[A text from the deep-storage archives]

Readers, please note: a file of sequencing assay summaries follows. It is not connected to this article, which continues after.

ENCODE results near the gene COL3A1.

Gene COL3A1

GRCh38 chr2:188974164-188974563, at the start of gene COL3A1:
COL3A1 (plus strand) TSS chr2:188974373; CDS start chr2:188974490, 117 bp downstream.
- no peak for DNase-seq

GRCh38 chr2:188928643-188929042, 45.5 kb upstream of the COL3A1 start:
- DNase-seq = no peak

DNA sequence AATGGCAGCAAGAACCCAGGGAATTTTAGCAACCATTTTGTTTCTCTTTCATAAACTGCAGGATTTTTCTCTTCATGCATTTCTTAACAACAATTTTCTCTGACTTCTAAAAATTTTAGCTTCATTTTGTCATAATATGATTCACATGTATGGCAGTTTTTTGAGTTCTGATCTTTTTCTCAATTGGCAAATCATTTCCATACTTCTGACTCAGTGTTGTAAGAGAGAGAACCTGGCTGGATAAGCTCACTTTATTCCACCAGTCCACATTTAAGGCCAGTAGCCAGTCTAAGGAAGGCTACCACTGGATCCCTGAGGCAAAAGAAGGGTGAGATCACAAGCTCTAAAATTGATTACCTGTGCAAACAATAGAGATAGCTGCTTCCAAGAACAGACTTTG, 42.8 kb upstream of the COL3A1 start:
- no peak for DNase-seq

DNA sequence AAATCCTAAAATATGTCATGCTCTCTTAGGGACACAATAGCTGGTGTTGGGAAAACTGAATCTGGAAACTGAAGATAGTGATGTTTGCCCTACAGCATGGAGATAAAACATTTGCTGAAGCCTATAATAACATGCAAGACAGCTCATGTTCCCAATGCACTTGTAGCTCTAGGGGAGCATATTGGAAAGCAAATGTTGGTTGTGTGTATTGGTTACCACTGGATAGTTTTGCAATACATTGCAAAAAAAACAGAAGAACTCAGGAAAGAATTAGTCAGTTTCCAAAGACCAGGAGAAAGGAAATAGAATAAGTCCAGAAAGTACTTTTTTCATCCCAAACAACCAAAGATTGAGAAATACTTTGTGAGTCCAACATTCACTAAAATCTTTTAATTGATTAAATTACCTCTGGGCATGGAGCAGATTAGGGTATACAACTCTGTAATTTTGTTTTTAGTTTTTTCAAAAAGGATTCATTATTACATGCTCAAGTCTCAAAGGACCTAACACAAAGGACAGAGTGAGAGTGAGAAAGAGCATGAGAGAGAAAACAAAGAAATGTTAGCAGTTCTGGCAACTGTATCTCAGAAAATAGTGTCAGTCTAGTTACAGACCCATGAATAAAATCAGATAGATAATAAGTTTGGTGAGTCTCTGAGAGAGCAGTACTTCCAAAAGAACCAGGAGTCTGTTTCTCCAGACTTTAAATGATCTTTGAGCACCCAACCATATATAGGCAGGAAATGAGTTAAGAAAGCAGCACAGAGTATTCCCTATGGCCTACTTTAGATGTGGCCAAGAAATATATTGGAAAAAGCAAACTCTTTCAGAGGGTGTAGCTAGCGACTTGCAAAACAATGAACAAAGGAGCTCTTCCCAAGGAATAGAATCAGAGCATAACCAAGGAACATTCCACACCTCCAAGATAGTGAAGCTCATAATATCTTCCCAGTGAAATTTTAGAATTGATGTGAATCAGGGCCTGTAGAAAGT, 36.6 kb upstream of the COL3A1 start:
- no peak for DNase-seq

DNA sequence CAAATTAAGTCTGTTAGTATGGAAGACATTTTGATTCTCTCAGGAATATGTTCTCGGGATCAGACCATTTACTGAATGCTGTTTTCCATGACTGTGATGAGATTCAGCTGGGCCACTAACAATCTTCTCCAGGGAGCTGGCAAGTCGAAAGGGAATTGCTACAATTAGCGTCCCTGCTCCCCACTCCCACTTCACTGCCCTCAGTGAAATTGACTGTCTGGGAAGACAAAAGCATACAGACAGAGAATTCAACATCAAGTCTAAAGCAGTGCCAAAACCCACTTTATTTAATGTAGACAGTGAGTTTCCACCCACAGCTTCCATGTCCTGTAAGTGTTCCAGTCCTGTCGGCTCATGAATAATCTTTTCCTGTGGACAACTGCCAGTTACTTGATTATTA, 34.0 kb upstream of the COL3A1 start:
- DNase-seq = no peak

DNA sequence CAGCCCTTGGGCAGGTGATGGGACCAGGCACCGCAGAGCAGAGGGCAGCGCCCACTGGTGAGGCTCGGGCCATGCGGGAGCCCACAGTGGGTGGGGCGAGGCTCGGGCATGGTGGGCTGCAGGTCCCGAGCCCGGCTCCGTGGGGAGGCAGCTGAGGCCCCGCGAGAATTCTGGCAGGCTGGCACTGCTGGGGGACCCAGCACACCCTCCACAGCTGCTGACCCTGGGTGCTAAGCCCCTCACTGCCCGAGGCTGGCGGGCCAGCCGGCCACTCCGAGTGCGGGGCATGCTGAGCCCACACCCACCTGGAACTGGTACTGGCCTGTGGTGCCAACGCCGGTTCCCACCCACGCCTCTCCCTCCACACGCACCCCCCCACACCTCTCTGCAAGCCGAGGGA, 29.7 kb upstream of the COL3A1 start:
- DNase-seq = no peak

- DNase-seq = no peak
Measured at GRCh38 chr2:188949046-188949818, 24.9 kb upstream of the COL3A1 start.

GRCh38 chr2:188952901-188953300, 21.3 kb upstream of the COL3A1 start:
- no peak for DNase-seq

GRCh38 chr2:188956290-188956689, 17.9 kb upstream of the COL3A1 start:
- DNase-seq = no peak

There's a shoe repair business on the ground floor of the building next door. The shop window is partly obscured by a faded banner reading "Sonderangebot" and filled with shelves of dusty, unwanted objects: decades-old shoes, a child's backpack, cheap plastic toys. I have a simple repair job that needs doing, replacing a buckle on a bag, and decide to give the cobbler a try. He's a middle-aged Russian with a heavy accent who sits all day in his shop watching television. Rarely are there customers. The large TV set stands in front of the window, which is why his face is usually turned toward the street when I glance in on my way past. Often, other men from the neighborhood congregate in his shop for a chat—he's got plenty of chairs and, apparently, the means to make tea. The TV shows soap operas and disco music. He does an awful job on the repair, punching asymmetrical holes for the buckle and inadvertently slicing through part of one strap, but nonetheless demands DM 50 for his services. When I protest, we get into a long conversation, in the course of which he admits that he isn't a cobbler at all, he was trained as a hairdresser but wound up somehow acquiring a shoe repair business. Slowly, clumsily, he repairs the damage. Every time I pass him in the street, he grins at me and asks after the buckle.